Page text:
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Police jobs no easy rider

Chester Borrows MP
National Party Police Spokesman

20 December 2006

Police jobs no easy rider

National’s Police spokesman, Chester Borrows, is questioning whether the ‘Better Work Stories’ that are being used to attract new police recruits through the Internet sends the right messages about the nature of police work.

“One of these ‘work stories’ involves five Christchurch officers who ride BMW patrol motorcycles from Wellington to Invercargill and back via the West Coast, in what is described as a ‘two week paid motorcycle tour of the South Island’.

“Perks like this didn’t figure large during my time in the police,” says Mr Borrows, a policeman of 24 years who reached the rank of Detective Sergeant.

“The Government needs to be responsible with the messages it sends to potential recruits about the realities of police work.”

He is also drawing attention to the fact that four of the stories centre on officers who got lucky when:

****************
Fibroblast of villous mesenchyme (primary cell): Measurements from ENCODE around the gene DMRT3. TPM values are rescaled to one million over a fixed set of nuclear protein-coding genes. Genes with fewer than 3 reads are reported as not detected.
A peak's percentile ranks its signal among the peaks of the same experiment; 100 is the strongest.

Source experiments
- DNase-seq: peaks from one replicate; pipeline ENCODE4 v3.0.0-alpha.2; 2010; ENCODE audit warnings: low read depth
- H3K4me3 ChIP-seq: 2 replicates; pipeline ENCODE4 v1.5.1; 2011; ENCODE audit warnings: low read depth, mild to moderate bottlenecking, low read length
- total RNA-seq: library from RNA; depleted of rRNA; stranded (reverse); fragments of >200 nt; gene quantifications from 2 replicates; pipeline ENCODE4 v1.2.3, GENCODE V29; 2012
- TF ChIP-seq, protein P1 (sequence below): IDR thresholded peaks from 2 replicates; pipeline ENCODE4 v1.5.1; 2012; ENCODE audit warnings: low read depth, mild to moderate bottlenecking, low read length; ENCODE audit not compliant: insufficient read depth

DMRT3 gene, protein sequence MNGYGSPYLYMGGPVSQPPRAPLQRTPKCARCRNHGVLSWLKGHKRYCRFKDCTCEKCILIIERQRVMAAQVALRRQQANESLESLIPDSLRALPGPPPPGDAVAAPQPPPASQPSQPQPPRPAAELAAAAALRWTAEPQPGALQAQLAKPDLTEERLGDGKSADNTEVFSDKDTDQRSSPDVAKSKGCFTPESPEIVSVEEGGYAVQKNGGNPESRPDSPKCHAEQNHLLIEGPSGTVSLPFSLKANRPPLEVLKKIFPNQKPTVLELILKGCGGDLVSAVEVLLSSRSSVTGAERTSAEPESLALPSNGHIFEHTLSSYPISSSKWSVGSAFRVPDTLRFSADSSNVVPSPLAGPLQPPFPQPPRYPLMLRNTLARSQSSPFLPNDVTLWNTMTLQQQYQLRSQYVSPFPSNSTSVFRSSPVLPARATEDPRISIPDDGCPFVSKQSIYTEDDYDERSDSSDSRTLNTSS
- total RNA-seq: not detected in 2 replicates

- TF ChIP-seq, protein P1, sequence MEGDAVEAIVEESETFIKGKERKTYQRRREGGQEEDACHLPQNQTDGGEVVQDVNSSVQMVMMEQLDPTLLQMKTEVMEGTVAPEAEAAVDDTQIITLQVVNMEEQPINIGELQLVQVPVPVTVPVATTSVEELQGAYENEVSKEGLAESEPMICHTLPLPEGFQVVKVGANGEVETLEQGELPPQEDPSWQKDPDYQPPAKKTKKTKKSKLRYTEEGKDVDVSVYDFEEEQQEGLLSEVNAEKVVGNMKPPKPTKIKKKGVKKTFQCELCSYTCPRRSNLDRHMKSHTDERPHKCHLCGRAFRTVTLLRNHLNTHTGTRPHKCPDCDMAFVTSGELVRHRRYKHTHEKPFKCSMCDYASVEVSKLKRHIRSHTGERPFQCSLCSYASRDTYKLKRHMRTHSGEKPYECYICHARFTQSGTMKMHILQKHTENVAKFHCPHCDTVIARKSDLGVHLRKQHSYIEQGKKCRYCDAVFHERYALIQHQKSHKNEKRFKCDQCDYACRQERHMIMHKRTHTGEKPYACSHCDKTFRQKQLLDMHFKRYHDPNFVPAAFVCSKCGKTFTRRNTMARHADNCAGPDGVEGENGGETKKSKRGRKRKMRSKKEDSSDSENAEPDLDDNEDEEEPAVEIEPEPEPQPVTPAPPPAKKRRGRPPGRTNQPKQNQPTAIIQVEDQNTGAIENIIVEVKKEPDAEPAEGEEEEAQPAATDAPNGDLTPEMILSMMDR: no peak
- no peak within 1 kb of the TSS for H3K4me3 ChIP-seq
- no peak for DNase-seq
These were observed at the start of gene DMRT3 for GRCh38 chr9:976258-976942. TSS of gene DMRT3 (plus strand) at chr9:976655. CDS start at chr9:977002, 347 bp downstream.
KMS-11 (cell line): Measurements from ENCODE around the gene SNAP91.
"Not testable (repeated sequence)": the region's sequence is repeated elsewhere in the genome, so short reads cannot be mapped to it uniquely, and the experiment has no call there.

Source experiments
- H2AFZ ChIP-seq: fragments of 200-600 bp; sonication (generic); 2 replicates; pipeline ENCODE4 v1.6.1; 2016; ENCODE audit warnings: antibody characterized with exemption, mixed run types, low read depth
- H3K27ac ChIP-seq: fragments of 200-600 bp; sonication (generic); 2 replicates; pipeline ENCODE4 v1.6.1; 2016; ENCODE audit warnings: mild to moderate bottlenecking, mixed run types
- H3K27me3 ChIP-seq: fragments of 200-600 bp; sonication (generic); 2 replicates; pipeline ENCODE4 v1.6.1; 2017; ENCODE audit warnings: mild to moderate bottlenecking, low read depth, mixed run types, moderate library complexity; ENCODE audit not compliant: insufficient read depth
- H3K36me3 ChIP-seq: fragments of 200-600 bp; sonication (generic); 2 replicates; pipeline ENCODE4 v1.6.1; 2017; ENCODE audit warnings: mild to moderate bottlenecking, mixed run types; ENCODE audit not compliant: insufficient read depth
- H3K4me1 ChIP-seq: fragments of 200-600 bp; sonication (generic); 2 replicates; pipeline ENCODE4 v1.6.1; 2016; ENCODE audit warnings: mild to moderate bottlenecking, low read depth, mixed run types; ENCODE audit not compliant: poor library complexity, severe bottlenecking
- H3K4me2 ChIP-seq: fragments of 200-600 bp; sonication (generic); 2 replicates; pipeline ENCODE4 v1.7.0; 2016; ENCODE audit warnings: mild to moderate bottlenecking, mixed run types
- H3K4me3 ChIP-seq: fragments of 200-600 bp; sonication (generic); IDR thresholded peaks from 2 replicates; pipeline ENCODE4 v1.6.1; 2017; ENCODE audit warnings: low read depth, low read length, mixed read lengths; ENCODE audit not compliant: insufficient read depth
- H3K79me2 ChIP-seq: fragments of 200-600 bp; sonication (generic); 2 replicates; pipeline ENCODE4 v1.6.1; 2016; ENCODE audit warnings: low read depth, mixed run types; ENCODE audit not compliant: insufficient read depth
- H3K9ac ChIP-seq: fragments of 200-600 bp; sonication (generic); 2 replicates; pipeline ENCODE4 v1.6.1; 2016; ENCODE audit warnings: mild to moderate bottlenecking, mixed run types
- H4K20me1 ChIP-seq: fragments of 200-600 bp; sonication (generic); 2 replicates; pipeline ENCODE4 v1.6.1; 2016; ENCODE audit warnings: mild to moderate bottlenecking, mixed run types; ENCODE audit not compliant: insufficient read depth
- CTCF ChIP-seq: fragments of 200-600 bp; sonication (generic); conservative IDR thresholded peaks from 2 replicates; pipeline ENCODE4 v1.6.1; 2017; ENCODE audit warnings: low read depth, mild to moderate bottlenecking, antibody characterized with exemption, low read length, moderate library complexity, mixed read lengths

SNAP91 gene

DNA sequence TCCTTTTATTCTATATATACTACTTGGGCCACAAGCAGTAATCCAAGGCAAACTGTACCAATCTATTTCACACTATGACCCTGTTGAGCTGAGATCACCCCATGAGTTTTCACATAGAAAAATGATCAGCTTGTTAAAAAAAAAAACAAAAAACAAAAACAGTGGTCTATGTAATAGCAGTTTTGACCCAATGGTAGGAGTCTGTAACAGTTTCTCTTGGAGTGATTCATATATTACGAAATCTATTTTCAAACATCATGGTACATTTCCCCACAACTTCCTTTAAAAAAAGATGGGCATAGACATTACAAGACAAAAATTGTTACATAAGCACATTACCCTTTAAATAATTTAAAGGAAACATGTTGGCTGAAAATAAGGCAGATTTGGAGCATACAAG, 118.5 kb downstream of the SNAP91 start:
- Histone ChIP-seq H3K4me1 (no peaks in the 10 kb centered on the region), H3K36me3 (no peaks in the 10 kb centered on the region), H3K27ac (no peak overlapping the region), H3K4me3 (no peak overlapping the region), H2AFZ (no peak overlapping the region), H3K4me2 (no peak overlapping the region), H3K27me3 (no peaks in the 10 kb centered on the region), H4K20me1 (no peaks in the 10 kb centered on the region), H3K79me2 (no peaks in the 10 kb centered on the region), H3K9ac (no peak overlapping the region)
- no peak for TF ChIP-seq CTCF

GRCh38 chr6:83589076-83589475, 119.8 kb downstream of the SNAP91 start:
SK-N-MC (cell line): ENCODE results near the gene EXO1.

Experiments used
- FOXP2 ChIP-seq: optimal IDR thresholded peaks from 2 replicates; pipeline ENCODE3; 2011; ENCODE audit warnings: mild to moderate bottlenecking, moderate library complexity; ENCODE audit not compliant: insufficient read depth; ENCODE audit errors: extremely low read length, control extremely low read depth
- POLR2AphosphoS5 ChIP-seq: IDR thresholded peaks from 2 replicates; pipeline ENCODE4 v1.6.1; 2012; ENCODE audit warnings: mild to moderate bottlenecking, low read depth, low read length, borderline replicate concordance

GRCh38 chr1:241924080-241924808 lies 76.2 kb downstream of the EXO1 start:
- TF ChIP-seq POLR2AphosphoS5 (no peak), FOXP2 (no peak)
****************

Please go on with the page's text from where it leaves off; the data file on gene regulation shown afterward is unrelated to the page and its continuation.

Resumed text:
* A fleeing offender jumped into the back of an unmarked police car by mistake.

* Cannabis plants fell through the ceiling of a house that was being visited for a domestic incident.

* An officer at a scene investigation the day after a burglary saw the offender picking up the stolen goods he had stashed in nearby bushes.

* An officer out for a run caught a robber who was running from a shop.

“Potential recruits need to know that these kind of things don’t happen every day.

“The work is hard, and the rewards generally come as a result of that hard work.

“As District Commander Viv Rickard said recently, despite the perception from popular culture that police ‘make a bust, kiss the girl and come back to no paperwork … That doesn’t happen’.

“A career with the police has to be seen as a vocation, rather than just another job,” says Mr Borrows.


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